Home with architectural asphalt shingle roof

Let Coastal Roofing Pros Help You Pick the Best Roofing Material For Your New Roof

A roof has long been a powerful symbol of shelter and security; protection from the elements is one of the most basic human needs. Whether it has been damaged in a storm or is just reaching the end of its life, replacing your roof is a big commitment. Seek out an experienced local roofing contractor who can deliver quality workmanship, and choose your roofing materials wisely. With a little research and a great roofing contractor like Coastal Roofing Pros, you’ll have a new roof that looks good (and keeps you safe and dry!) for decades to come. 

When selecting roofing materials for coastal and central Florida, consider these 5 factors: 

  • Weight – Heavy roofing materials such as slate and clay may require special framing. 
  • Aesthetics – Does the material complement your home style? Is it available in the colors you’re looking for? If you’re looking for insulation from the hot Florida sun, you may want to consider more reflective lighter colors. 
  • Codes and Regulations – Check your local fire codes and any neighborhood or historic district design covenants. It pays to make sure your choices don’t run afoul of the regulations before you start installing.
  • Weather – Does this material offer good performance in the humid coastal weather conditions here in sunny Florida? In the Sunshine State, our bright sunlight can age certain roofing materials more quickly. Wind ratings are also important due to the threat of hurricanes. 
  • Cost – Consider expected life span, warranty, and any expected maintenance issues when comparing the cost of various options. 

Now that you know what to think about, let’s go over some of the most popular roofing choices. 

Asphalt Shingles

Economical and highly functional, asphalt shingles are the most common residential roofing material used in the United States. They come in a wide variety of colors, and most roofing manufacturers offer several different styles to choose from. Asphalt shingle roofs typically last 20-30 years.

Things to consider: Asphalt tiles come in a wide variety of styles and fit many budgets. On the lower end of the budget spectrum, asphalt shingles can look flat; higher end options have a thicker layer of mineral granules that give a more dimensional appearance. Some asphalt shingles do not offer as much insulation as other materials, and the quality varies. Here in hurricane country, wind ratings are important. Coastal Roofing Pros has a tremendous amount of experience in central and southern Florida. Let us help you choose an asphalt shingle that will stand up to our coastal climate and inevitable storms. 

Asphalt Shingles are a popular roofing choice
Asphalt shingles are the most popular choice for homes across America.

Clay Tiles

Tile roofs are classic and elegant choices, especially for Mediterranean and Spanish style homes. These highly textured roofs are extremely durable, non-combustible, and undeniably beautiful. A tile roof will typically last 40-50 years.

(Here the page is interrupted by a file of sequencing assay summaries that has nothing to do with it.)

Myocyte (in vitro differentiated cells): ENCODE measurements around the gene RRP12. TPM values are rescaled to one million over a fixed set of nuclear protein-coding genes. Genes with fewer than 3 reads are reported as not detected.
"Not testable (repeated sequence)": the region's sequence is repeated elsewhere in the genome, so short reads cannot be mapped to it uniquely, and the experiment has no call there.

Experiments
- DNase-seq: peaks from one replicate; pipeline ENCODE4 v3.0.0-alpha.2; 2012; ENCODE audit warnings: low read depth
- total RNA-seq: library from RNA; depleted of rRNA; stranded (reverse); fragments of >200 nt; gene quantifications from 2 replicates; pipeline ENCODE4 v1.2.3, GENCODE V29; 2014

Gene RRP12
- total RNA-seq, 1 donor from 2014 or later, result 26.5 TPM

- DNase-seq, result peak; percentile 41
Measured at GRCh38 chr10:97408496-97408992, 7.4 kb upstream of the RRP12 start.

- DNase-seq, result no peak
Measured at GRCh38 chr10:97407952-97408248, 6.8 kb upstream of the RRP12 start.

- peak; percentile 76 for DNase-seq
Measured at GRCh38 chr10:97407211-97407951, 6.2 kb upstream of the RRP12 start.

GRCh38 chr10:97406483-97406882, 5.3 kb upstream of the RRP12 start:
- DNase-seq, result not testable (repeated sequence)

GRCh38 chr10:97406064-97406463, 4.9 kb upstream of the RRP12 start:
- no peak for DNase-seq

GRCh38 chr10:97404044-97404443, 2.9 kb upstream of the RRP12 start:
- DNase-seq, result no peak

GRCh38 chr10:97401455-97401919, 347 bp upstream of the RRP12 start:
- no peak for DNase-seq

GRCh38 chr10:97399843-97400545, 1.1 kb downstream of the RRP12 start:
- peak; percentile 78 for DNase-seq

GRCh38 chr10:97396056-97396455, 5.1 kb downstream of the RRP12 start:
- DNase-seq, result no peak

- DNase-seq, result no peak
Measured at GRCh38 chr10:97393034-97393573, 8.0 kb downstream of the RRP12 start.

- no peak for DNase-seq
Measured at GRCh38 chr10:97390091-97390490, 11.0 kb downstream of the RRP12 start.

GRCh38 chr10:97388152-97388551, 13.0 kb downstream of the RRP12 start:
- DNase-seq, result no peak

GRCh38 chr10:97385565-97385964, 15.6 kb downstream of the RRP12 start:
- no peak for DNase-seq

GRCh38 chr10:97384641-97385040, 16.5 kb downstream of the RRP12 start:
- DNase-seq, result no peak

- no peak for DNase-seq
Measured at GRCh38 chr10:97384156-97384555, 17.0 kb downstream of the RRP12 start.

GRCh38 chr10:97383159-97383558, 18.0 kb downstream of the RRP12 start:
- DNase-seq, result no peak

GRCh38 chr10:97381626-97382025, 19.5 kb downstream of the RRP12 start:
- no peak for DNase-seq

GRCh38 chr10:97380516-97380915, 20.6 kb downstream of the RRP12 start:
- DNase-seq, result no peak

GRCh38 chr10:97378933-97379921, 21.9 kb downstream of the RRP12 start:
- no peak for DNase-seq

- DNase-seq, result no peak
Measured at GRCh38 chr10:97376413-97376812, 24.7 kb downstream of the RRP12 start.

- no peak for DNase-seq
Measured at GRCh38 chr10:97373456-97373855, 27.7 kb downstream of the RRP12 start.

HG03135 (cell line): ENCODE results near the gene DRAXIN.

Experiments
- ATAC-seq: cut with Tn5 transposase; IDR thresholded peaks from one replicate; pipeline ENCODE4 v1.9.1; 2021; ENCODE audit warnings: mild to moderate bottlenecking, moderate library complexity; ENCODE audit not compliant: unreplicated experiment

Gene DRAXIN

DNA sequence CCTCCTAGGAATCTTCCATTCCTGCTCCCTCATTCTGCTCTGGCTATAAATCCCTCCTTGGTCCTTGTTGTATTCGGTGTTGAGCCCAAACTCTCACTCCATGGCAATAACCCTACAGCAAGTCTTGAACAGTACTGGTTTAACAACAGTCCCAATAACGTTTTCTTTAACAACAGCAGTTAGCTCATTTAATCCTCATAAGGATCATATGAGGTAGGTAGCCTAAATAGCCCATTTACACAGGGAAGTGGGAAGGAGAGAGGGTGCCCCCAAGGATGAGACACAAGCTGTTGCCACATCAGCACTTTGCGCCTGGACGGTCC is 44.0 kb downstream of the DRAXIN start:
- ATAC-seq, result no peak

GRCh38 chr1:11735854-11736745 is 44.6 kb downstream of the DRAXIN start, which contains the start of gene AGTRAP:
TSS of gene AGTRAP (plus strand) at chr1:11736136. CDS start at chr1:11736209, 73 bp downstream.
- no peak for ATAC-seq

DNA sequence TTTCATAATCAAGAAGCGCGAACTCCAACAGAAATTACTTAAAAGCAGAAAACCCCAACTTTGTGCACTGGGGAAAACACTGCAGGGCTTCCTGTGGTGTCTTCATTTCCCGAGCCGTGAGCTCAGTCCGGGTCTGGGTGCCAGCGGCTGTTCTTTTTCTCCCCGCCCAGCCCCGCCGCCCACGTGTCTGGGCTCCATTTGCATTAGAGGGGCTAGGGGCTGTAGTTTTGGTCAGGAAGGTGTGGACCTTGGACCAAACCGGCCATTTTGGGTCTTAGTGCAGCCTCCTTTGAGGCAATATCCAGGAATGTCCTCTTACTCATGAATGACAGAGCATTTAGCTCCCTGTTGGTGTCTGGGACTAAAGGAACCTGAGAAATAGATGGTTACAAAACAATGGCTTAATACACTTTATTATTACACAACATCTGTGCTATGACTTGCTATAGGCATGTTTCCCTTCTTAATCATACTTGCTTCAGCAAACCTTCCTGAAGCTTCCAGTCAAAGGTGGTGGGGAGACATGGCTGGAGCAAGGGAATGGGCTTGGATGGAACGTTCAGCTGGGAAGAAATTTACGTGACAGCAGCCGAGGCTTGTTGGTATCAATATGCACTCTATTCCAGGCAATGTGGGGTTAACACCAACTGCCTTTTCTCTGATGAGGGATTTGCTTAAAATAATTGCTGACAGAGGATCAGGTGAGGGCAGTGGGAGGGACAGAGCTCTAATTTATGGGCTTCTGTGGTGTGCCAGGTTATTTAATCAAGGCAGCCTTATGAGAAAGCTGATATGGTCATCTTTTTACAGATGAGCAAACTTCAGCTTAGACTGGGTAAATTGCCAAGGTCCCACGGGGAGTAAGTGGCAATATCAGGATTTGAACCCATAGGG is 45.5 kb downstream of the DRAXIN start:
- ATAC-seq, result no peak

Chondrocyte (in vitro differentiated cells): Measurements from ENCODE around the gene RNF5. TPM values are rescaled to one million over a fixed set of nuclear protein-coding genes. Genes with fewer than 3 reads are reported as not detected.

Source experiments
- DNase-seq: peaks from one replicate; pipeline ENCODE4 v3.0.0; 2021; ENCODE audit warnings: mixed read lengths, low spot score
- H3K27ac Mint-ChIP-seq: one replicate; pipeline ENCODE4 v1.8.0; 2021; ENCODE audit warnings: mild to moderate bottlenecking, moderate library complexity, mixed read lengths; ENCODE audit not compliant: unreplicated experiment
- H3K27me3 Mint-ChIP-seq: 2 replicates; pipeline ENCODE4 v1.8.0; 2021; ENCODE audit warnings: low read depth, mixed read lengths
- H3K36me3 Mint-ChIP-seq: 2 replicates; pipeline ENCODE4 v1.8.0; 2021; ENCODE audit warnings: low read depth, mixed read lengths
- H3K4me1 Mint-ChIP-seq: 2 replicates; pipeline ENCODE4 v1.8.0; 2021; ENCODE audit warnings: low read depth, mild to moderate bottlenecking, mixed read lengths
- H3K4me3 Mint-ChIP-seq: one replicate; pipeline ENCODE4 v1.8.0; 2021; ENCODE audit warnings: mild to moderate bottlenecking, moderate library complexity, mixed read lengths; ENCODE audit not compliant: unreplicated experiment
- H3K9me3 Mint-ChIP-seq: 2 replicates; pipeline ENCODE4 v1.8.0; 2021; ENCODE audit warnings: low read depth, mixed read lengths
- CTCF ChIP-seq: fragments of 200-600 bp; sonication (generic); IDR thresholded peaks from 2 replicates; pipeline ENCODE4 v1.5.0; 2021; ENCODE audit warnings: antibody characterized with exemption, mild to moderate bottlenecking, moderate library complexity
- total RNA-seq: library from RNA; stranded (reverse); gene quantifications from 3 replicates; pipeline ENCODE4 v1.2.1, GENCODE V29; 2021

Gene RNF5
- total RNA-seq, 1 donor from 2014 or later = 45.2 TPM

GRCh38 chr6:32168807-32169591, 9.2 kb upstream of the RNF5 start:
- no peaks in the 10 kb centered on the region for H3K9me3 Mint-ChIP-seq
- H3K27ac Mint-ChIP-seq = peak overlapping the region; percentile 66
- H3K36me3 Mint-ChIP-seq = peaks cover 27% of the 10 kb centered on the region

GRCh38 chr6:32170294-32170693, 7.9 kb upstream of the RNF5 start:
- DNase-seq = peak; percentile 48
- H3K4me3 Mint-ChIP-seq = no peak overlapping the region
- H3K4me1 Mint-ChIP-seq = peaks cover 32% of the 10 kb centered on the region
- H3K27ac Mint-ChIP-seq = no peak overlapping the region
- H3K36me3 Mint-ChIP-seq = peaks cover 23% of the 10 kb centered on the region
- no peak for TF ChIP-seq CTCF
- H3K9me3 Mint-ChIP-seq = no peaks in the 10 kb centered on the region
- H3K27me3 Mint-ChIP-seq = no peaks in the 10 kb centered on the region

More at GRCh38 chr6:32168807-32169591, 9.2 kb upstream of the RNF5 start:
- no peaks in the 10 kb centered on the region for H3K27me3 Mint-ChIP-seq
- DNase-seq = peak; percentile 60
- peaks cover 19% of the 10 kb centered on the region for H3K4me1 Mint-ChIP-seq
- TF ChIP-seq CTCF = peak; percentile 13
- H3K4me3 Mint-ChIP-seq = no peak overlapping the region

Things to consider: All that beauty and durability comes with a price. Clay tiles can be very expensive, and their heavy weight may require framing modifications and a specially trained installer. 

Tile Roof on Mediterranean Style home
Terracotta tile roofs work well with Mediterranean style homes.

Concrete Tiles

Concrete tiles are similar to genuine clay tiles, but they are slightly less expensive and not quite as heavy. Durable and non-combustible, concrete tiles are also energy efficient with good insulating properties. 

Things to consider: Though slightly less than clay, concrete tiles are still expensive and heavy. Be prepared for higher installation costs and potential framing issues.

Metal Roofing

Eco-friendly metal is an excellent roofing choice here in coastal Florida. Metal roofs are resistant to extreme weather conditions, and reflects the sun’s ray well. They are long-lasting, recyclable, and useful for rainwater harvesting. Metal roofs can last 40-75 years. 

Things to consider: Metal roofing is expensive. Although metal roofs are becoming more mainstream, they may not fit your home’s style. And although many people love the sound of rain on a metal roof, others may find it to be a nuisance. Hail can amplify that sound, and can also dent and damage your metal roof. 


Slate is beautiful, classic, and elegant. This fire-resistant and durable roofing material has stood the test of time for centuries. A quality slate roof can last 50-100 years or more.  

Things to consider: Slate is very expensive, heavy, and requires extra framing and special installation considerations. The quality can vary – be especially cautious with imported slate.

Wood Shingles and Shake

Wood shingles and shakes offer a rustic, natural look that many find very appealing.